‘Out of sight; out of mind’ is a well known expression, but one that should never be the case for Christian thinking. Brother Andrew, founder of Open Doors, wrote, ‘Every persecuted Christian should be remembered by their fellow Christians, because in Christ, we are all part of one body’.

This really says it all. We should all be remembering ‘every persecuted Christian … because in Christ, we are all part of one body’.

There are so many needy causes in this world, and I am particularly thinking of Christian causes. We should be taking them regularly to the ‘throne of grace’ and pleading our brothers’ and sisters’ needs in prayer before the Lord.

When all is well with us, remember those who are struggling on a daily basis. When things are seemingly tough for us, for a season, remember those who are undergoing beatings and torture.

When we are worshipping God in our relatively ‘grand’ buildings, remember those who are worshipping in stinking and squalid prison cells. When we are enjoying the blessings of family life, remember those whose families have been ripped apart or divided by persecution.


It seems too, that there is a ‘relational’ point in our text. The writer says, ‘Remember those in prison, as if you were their fellow prisoners, and those mistreated, as if you yourselves were suffering’.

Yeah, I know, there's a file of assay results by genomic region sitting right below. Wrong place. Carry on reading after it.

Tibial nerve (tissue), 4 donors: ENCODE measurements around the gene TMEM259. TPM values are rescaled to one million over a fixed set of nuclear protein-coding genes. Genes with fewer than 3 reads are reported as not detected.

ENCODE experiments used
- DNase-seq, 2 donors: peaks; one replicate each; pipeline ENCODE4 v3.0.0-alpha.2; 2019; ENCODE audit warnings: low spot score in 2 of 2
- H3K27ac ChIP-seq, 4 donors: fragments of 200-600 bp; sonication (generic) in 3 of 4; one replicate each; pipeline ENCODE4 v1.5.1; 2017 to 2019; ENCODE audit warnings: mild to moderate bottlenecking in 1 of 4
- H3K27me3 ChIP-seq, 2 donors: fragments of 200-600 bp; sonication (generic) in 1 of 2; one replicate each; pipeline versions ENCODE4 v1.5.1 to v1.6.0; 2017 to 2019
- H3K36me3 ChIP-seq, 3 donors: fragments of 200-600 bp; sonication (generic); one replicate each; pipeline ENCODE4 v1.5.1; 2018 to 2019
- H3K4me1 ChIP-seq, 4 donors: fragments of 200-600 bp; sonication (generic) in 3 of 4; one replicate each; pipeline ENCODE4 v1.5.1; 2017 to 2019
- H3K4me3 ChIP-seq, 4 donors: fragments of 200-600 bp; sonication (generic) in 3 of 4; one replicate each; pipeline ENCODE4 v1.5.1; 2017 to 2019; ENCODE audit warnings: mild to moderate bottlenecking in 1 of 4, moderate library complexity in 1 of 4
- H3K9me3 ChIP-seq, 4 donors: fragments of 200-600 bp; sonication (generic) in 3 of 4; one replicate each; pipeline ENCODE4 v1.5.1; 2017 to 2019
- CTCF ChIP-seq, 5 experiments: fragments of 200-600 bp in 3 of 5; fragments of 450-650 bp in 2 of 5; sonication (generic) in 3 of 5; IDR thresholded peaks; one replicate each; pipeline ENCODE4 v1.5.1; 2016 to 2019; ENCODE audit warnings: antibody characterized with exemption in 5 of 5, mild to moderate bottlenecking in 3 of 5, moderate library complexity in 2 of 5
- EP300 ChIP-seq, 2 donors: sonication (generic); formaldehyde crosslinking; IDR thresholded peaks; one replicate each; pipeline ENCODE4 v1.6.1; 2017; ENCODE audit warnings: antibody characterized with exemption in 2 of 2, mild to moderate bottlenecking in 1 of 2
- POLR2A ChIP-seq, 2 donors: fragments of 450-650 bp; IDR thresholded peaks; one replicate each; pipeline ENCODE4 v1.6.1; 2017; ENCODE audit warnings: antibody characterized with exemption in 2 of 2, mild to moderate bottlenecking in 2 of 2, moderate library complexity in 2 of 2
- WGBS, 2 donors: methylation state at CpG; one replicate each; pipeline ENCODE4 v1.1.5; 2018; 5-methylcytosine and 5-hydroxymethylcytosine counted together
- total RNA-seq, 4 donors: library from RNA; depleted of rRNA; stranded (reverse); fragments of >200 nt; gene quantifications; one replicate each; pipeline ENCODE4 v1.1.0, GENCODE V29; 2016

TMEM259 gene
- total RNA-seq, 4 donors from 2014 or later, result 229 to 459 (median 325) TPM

We are to empathise with our fellow, suffering Christian brothers and sisters. We are, as it were, to draw alongside them. We are related to them, even though we will never meet them all this side of eternity.

We should start by enjoying closer ties with those in our own ‘local’ church and, from that base, relating to the wider church. This is not just about discussing and deliberating, but empathising and sympathising. It is not just about ‘another persecuted country’, but ‘coming alongside’ fellow-believers. It is about entering their situation with heart and mind engaged.

It is reading about their situation with feeling, and maybe praying for them with tears in our eyes. How much would we sacrifice for our own blood-family? How much would we be prepared to do for our own spouse and children, for our earthly family members? These prisoners for the Lord are surely also very dear to us.


In the book of James we read, ‘Suppose a brother or sister is without clothes and daily food. If one of you says to him, “Go, I wish you well; keep warm and well fed”, but does nothing about his physical needs, what good is it?’

The whole point here is that we are to be practical. The faith we possess in Christ is to be followed by deeds in Christ. The parent grace of faith gives birth to the children of deeds. We are not to be so taken up with achieving all our goals and ambitions that we neglect our family in Christ.

We often fail to remember the widow’s mite. She gave her all: nothing was too small. That which no man sees is that which is most used by God.

We have so much in our nation, that is flowing, materially, with ‘milk and honey’. Many of us have comfortable homes and a steady income, pension pot, and many other blessings besides. Does it not break our hearts to see sad images on the media of poor people with hardly any worldly belongings?

Where is our evangelical compassion? Where is our Christian love? And may we all indeed ‘remember the prisoners’!

Barry Loeber serves on the world mission committee at Gateway Baptist Church, Burgess Hill